As long as the theocratic establishment is in power, it is extremely unlikely that the Iranian regime will give up pursuing its nuclear ambitions or that any deal will put an end to Tehran’s nuclear threat.

By examining the Iranian regime’s nuclear file, it ought to become evident that achieving its nuclear ambitions is a key priority for Tehran.

In 1984, five years after coming to power, the regime appeared to make the advancement of its nuclear program a top item on its agenda. Over the following decade, it began working on its nuclear program with the help of intermediaries such as Russia, China and Pakistan. In 2005, the head of Iran’s Atomic Energy Organization, Gholamreza Aghazadeh, acknowledged that Pakistan had assisted Tehran. He said: “I do have information that, some years ago, through intermediaries, we received pieces for centrifuges.” According to US intelligence, A.Q. Khan, who was known as the father of Pakistan’s nuclear program, sold expertise and equipment to North Korea, Libya and Iran, making more than $50 million.

Since then, the Iranian regime has been progressing steadily and investing in its nuclear program for more than three decades. It has now reached the point where it is close to the nuclear threshold. The regime is thought to be only weeks away from obtaining the weapons-grade materials necessary for a nuclear weapon.

The New York Times reported: “Iran has come within roughly a month of having enough material to fuel a single nuclear weapon, crossing a threshold that may raise pressure on the US and its allies to improve the terms of a potential deal to restore the 2015 nuclear agreement.” Meanwhile, Israeli Defense Minister Benny Gantz last year told ambassadors from countries on the UN Security Council, during a briefing at the Israeli Foreign Ministry in Jerusalem, that the Iranian regime “is only around 10 weeks away from acquiring weapons-grade materials necessary for a nuclear weapon.”

The Iranian regime has supposedly scaled back its nuclear program during some periods, but it is critical to understand why. Such hiatuses in Iran’s nuclear program have only occurred for a short period of time and for two important reasons.

The first is linked to the drastic economic sanctions that threatened the hold on power of the ruling clerics, forcing the leadership to recalculate its priorities. The sanctions prior to the 2015 nuclear deal were significant, as they endangered the hold on power of the ruling clergy and ultimately brought the Iranian leaders to the negotiating table between 2013 and 2015.

There were four rounds of sanctions. The five permanent members of the UNSC unanimously called on all countries to freeze the financial assets of Iranian entities linked to the nuclear program, to ban Iran’s import and export of “sensitive nuclear material and equipment,” and to sanction the supply or sale of nuclear-related equipment and technology. They also imposed restrictions on Iranian bank transactions and called on countries to inspect Iranian ships and cargo planes where there were reasonable grounds to believe that the regime was smuggling prohibited products.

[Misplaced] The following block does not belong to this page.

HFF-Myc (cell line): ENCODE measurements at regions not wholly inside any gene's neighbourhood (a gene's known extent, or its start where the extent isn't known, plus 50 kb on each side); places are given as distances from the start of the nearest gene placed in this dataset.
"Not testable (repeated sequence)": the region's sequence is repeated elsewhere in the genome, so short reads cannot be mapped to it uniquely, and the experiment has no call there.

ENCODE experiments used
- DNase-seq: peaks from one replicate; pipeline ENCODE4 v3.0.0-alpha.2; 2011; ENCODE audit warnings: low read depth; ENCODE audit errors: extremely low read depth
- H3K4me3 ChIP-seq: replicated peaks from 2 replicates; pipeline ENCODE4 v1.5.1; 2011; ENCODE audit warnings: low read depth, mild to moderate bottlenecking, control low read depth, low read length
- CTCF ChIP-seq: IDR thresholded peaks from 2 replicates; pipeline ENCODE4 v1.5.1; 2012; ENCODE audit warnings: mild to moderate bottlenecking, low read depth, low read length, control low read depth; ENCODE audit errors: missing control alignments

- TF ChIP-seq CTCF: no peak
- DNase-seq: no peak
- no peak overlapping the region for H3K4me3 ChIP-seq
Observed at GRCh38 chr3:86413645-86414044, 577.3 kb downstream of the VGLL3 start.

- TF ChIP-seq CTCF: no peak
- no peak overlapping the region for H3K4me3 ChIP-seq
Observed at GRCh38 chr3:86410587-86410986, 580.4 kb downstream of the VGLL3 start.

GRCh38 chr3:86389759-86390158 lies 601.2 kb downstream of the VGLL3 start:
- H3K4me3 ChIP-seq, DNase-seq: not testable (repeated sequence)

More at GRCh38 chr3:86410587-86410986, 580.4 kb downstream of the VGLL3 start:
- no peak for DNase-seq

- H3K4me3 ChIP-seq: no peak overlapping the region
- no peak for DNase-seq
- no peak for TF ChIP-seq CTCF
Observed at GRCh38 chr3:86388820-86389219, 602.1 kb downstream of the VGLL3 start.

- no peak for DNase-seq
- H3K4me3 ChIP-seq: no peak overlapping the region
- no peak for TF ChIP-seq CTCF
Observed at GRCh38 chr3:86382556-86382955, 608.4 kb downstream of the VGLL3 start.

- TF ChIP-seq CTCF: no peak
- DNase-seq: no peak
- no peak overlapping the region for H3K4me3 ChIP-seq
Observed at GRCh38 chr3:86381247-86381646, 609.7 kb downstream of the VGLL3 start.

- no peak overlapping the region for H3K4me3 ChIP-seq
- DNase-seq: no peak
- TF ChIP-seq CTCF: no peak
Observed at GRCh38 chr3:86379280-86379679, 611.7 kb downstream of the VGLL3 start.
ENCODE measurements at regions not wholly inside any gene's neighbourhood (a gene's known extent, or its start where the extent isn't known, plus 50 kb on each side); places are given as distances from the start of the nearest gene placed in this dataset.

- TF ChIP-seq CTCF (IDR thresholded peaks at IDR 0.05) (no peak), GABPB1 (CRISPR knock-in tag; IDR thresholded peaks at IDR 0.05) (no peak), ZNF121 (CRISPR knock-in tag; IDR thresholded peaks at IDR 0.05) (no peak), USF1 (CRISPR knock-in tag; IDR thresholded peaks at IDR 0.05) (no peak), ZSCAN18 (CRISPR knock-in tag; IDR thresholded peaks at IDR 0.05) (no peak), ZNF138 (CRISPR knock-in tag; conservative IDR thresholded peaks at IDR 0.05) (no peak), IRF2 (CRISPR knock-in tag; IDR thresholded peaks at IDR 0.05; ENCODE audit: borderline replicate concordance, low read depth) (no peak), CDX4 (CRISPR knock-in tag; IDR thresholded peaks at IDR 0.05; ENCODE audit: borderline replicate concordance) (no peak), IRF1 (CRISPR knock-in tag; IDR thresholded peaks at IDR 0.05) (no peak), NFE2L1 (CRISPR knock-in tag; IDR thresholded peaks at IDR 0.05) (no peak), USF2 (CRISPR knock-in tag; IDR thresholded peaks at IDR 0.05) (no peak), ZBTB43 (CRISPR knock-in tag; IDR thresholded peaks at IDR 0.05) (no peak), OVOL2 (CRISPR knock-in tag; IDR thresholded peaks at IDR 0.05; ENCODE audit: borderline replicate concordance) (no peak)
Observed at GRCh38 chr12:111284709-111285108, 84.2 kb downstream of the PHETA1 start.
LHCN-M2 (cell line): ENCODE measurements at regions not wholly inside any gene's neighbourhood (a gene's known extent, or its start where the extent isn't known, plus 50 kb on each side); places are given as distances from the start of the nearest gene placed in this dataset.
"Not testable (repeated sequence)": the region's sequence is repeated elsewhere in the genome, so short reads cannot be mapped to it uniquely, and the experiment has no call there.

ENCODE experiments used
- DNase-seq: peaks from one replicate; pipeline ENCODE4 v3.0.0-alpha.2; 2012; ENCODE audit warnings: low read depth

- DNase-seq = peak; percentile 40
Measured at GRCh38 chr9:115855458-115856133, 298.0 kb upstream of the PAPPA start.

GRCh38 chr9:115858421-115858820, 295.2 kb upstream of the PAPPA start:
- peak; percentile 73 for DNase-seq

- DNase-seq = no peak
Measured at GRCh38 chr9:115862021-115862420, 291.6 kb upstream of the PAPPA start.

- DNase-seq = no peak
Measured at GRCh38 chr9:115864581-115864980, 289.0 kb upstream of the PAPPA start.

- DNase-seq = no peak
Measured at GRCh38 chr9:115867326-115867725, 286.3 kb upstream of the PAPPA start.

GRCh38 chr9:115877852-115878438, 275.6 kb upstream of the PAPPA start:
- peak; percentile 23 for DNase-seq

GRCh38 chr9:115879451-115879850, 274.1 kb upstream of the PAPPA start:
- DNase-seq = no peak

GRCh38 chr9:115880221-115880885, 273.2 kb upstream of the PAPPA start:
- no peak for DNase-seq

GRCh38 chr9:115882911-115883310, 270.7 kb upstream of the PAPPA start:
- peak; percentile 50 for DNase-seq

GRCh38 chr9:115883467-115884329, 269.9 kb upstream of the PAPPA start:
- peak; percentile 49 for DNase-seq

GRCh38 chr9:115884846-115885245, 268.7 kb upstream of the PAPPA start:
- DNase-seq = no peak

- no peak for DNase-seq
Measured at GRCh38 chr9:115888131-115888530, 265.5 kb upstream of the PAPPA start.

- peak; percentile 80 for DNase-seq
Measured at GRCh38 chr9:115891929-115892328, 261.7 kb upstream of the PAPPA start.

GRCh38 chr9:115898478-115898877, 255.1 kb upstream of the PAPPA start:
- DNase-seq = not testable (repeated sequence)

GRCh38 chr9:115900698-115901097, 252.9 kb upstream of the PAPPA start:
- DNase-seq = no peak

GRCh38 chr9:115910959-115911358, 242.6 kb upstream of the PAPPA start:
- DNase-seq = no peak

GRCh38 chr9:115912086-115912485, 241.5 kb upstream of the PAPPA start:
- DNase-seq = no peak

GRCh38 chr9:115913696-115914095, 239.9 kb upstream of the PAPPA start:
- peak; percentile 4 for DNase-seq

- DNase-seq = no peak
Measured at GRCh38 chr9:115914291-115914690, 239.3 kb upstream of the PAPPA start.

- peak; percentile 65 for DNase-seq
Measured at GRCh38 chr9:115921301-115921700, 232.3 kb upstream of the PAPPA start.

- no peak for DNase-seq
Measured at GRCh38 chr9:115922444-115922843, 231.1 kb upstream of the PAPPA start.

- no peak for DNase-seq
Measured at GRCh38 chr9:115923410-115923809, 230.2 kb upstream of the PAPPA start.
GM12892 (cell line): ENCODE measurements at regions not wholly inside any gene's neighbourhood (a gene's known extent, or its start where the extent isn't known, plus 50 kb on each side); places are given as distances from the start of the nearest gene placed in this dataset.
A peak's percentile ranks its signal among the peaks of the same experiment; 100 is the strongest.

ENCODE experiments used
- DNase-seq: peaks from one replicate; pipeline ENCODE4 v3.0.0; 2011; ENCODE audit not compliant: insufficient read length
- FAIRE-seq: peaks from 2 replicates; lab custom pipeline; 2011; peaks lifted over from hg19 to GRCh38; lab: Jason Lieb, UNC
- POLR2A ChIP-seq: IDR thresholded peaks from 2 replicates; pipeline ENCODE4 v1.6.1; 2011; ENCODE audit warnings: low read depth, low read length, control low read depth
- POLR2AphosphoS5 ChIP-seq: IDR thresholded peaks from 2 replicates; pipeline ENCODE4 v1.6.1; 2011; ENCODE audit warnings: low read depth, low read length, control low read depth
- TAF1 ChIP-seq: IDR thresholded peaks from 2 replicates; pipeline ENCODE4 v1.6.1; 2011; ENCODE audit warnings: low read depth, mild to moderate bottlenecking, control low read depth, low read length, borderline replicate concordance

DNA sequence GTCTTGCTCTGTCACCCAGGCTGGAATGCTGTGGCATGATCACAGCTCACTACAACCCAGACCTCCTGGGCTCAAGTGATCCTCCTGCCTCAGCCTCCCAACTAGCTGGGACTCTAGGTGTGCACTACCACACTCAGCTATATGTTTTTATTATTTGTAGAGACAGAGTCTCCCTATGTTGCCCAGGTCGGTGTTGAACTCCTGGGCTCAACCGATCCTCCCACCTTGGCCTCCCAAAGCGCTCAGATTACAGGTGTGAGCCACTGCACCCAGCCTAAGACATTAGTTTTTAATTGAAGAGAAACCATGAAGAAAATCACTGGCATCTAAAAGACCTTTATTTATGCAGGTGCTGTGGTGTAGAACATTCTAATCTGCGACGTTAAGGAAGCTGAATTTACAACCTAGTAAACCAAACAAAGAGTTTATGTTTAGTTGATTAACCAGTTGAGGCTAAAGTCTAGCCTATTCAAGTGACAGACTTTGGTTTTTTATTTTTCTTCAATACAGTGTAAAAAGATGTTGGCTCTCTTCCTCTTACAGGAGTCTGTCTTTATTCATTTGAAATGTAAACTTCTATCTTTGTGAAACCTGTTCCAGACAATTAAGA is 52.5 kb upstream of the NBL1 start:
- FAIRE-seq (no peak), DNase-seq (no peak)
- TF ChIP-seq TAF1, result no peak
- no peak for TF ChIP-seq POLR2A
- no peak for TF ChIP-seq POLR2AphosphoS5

But after the Iranian regime was able to make the world powers lift these major economic sanctions, it once again began clandestinely pursuing its nuclear ambitions, even within the nuclear deal. For example, the detection of radioactive particles in Turquzabad, Iran’s reluctance to answer simple questions about that secret facility and nonpartisan evidence about Iran’s nuclear activities at the location all point to the fact that Tehran had most likely violated the 2015 nuclear deal ever since it came into effect.

The second reason that the Iranian regime may have scaled back on achieving its nuclear ambitions is the fear of military operations against it. For instance, after the US invaded Iraq in 2003, the Iranian leaders rushed to offer the Bush administration a deal that would have reportedly curtailed their nuclear program. This was probably because the regime was concerned that the US might attack Iran or its nuclear facilities next. In fact, then-US President George Bush did debate bombing Iran, as he pointed out in his memoir: “I directed the Pentagon to study what would be necessary for a strike.” He added: “This would be to stop the bomb clock, at least temporarily.”

In conclusion, do not expect the Iranian regime to give up its nuclear ambitions. Also, it is very unrealistic to expect that any deal between the world powers and Iran will force the regime to stop its nuclear program, which it has been investing in for more than three decades.

Source » eurasiareview